If you thought you hadn’t heard much about Pirates outfielder Andrew McCutchen, you’d be right. The 29-year-old, who has had a top-five finish in NL MVP Award balloting in each of the last four seasons (including a first place finish in 2013), entered Tuesday’s game in Colorado batting a meager .213/.337/.347 with a pair of homers and five RBI in 89 plate appearances.
McCutchen fixed that lackluster slugging percentage quickly, blasting three home runs against the Rockies. The first was a solo shot off of Rockies starter Jorge De La Rosa to stake the Pirates to a 1-0 lead in the first inning. He added another solo shot off of De La Rosa in the second inning to push the Pirates’ lead to 4-0, then swatted a three run shot to right field off of Christian Bergman in the sixth inning, pushing the Pirates’ lead to 7-3.
It’s the second three-homer game of McCutchen’s career. The other one came on August 1, 2009 against the Nationals. McCutchen is the fourth Pirate with two or more three-homer games, joining Willie Stargell (four), Ralph Kiner (four), and Roberto Clemente (two).
Following the 3-for-5 performance on Tuesday, McCutchen now has five home runs, 10 RBI, and a .237/.351/.475 triple-slash line.
Padres catcher Austin Hedges will miss six to eight weeks as he needs surgery to repair the hamate bone in his right hand, MLB.com’s A.J. Cassavell reports.
Hedges, 23, was playing with Triple-A El Paso and got off to a great start, hitting .333/.385/.583 with a pair of home runs and nine RBI in 39 plate appearances.
It’s unfortunate for the Padres, who might have called up Hedges sooner rather than later as neither starting catcher Derek Norris nor back-up Christian Bethancourt have done much to begin the season. The Padres’ aggregate .519 OPS from their catchers is the worst mark in the National League.
Tigers outfielder Tyler Collins lost a fly ball in the lights in the top of the sixth inning of Monday’s game against the Athletics. It eventually led to a run for the A’s, cutting into what was a 6-0 lead for the Tigers. The fans at Comerica Park booed Collins, who responded by flipping them off.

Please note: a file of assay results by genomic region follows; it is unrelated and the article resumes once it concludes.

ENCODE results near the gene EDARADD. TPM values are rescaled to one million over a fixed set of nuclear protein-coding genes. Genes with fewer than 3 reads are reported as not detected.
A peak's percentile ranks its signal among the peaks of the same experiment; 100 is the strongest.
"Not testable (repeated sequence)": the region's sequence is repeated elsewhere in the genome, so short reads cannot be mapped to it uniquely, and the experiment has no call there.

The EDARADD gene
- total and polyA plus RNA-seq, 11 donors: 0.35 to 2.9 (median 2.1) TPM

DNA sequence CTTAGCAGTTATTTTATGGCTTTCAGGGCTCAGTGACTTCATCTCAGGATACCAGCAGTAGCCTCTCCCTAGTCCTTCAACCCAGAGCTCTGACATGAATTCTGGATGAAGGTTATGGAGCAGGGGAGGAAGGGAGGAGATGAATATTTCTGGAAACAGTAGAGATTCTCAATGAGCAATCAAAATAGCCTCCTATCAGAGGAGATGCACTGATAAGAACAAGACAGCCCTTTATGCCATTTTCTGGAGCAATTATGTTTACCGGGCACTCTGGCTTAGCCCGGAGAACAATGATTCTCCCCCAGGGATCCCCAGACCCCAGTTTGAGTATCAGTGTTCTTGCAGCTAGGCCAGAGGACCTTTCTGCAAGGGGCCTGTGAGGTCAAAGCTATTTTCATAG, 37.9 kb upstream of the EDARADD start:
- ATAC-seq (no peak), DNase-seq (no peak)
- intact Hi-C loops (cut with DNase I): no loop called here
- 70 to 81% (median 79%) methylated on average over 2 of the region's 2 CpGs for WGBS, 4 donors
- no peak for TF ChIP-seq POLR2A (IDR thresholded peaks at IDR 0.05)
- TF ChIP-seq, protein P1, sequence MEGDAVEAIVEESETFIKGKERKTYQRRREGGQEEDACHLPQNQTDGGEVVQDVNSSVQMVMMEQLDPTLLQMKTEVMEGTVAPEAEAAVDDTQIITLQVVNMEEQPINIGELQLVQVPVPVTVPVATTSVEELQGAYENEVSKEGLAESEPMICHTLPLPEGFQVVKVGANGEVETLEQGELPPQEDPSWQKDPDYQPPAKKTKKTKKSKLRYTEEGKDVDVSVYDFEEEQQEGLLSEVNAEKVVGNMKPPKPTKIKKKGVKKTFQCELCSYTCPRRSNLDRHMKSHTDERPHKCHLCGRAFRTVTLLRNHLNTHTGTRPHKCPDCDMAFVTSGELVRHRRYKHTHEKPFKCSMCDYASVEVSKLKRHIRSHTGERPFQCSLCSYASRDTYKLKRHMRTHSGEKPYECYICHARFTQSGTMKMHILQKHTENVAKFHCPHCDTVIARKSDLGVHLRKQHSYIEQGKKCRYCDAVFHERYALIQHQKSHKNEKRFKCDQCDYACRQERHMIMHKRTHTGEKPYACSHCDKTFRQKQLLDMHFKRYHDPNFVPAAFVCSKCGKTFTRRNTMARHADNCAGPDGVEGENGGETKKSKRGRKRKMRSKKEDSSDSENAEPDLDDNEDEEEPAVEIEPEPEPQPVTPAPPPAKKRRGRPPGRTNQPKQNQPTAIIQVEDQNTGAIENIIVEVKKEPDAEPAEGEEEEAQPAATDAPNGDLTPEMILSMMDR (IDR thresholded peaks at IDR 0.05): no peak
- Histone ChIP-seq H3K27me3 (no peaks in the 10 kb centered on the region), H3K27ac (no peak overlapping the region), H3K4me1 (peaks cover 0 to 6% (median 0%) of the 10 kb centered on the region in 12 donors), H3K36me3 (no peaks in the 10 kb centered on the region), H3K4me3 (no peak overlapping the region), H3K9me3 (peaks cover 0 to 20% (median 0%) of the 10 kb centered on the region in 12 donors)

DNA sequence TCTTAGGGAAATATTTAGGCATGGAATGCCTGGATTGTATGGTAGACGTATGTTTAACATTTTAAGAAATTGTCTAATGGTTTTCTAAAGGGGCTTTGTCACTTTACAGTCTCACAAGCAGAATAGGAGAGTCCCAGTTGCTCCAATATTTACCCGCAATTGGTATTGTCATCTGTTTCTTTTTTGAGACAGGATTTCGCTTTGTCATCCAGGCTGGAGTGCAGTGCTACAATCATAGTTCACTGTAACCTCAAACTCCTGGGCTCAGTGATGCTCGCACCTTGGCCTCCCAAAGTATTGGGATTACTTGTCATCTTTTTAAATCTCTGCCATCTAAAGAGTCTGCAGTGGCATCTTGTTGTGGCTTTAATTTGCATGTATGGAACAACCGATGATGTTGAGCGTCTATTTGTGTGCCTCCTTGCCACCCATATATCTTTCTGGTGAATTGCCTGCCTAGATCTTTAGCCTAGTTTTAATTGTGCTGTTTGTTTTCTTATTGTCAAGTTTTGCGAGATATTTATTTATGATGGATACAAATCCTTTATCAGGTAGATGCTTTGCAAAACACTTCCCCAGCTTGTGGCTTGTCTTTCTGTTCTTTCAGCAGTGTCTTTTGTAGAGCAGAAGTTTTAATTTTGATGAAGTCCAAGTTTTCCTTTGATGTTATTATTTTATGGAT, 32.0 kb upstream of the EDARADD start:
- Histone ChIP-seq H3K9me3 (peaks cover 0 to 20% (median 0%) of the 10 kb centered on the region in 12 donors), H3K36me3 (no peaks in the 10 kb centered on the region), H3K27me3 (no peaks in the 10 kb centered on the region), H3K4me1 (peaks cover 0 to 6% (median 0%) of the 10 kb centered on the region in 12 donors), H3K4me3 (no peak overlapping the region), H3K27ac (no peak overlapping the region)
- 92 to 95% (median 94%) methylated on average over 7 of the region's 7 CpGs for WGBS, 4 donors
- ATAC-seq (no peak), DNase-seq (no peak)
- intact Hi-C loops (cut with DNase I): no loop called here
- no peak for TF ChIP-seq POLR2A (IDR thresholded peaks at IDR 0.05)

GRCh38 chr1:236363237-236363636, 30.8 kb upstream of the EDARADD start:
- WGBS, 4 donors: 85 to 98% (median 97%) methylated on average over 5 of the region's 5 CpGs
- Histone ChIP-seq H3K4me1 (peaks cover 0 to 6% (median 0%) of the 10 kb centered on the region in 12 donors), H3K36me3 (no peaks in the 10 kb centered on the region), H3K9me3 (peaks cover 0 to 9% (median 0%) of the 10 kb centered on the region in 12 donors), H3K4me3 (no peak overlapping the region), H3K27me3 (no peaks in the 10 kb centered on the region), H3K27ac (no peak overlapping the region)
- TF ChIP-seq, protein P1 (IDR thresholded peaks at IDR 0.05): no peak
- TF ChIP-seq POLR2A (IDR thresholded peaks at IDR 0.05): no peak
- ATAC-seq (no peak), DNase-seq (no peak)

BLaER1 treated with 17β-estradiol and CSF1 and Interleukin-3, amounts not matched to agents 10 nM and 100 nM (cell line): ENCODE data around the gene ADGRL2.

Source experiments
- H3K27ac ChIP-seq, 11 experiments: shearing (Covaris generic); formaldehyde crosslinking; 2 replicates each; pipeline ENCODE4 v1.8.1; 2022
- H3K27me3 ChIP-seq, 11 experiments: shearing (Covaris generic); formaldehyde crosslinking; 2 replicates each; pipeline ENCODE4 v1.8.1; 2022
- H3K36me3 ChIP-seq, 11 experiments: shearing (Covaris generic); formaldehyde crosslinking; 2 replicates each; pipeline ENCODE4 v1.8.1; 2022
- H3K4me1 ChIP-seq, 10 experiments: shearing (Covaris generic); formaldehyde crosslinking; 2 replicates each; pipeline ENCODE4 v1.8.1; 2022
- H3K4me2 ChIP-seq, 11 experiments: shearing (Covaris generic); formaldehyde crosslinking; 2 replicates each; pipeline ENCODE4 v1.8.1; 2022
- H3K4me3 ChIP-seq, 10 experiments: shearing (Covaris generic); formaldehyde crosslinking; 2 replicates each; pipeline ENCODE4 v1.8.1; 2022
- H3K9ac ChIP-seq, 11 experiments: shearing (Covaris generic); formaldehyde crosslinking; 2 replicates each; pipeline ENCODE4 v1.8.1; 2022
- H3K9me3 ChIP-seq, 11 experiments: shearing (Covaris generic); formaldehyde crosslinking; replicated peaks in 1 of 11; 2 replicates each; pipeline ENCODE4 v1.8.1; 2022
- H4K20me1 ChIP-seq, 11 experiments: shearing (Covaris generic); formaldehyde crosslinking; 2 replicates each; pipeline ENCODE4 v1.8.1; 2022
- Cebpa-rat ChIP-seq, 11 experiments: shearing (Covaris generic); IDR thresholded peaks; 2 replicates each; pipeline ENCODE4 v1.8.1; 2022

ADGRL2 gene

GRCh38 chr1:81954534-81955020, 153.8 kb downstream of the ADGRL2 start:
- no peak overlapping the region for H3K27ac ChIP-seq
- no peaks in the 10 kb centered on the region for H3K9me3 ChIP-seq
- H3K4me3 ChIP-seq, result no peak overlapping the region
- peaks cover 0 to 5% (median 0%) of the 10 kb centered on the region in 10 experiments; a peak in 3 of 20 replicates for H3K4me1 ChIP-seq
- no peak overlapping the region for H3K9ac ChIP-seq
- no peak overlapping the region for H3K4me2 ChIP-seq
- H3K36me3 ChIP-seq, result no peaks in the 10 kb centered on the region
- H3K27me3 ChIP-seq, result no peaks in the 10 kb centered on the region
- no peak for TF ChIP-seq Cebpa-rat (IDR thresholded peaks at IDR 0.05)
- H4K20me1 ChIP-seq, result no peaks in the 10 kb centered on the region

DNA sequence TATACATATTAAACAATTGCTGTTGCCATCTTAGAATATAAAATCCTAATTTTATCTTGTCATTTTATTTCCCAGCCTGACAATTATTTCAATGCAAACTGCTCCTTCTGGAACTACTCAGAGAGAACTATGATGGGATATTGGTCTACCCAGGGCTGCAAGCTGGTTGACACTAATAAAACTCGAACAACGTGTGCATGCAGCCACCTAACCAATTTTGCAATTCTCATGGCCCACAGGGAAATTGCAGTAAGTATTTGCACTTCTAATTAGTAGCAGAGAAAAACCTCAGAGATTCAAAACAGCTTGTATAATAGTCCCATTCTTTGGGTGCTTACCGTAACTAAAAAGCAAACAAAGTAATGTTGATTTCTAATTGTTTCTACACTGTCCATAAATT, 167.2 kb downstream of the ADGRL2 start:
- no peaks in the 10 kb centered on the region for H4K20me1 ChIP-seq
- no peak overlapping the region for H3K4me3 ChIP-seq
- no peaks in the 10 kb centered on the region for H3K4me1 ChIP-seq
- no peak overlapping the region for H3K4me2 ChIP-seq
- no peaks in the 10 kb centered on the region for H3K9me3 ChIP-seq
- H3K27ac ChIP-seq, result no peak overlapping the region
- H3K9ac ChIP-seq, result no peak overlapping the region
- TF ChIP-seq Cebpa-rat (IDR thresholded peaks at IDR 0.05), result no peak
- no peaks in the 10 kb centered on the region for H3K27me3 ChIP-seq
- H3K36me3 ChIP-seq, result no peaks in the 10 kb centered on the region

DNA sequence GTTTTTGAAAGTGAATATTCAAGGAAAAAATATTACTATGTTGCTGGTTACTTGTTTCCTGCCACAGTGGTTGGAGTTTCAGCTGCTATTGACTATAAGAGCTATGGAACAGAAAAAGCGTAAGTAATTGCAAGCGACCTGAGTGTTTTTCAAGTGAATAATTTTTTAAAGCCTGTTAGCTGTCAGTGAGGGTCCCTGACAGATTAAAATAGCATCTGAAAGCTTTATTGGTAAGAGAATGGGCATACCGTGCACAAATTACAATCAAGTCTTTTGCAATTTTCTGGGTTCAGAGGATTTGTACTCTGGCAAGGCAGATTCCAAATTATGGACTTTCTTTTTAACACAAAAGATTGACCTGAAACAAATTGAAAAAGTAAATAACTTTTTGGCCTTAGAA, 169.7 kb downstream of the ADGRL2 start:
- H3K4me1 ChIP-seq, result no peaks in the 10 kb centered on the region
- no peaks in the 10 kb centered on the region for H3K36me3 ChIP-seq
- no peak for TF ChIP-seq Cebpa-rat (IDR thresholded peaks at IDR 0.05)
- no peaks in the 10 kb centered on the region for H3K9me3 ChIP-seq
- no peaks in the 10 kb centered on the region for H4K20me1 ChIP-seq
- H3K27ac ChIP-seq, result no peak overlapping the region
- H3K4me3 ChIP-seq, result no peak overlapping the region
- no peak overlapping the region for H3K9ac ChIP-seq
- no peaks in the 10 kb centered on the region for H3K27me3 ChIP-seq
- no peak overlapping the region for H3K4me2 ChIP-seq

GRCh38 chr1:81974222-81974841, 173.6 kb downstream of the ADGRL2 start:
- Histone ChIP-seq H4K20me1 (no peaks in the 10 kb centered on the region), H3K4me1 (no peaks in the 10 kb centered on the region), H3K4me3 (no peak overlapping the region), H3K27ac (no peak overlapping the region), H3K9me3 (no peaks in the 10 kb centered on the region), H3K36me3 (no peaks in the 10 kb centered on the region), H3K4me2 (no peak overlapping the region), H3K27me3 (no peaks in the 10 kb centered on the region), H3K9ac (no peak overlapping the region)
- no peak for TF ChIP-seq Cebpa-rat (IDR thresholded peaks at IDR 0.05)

Collins apologized after the game, but Major League Baseball decided to review the incident, which meant the 25-year-old could’ve been suspended. Ultimately, MLB decided not to punish Collins, ESPN’s Katie Strang reports.
There was precedent for punishment, as MLB suspended Jonathan Papelbon seven games for grabbing his crotch in reaction to an unhappy crowd at Citizens Bank Park after he blew a save in 2014.
Tigers left fielder Justin Upton robbed Chris Coghlan of at least a double in the top of the third inning of Tuesday’s game against the Athletics. Coghlan drove a 3-1 Mike Pelfrey fastball to the opposite field, sending Upton back towards the wall. He leaped for the ball and it bounced off of the heel of his glove, but he stayed with the ball and re-grabbed it before it hit the ground.
From the camera angle provided in this video, it’s not clear if the ball would or would not have gone over the fence if Upton hadn’t interfered. Either way, he robbed Coghlan of extra bases.
Jared Diamond of the Wall Street Journal spoke to Yankees manager Joe Girardi, who said that if he were commissioner of baseball, he would ban infield shifts. Girardi added that the second base bag would be the dividing line. Ostensibly, he means that a team would have to have two fielders on both sides.
This would be a serious change to the rulebook, as Diamond points out:
Teams are shifting now more than ever, but it actually hasn’t had much an effect on batted balls overall. Here’s a look at league-wide BABIP since 2000:
American League BABIP is at its lowest point while National League BABIP is at its highest. Ken Rosenthal of FOX Sports posted team-by-team shift data recently:
There aren’t a preponderance of AL teams at the top or the bottom of the list which might help explain the disparity. But it’s certainly not evident that shifts are leading to hit prevention. Girardi’s solution may be addressing a problem that doesn’t exist.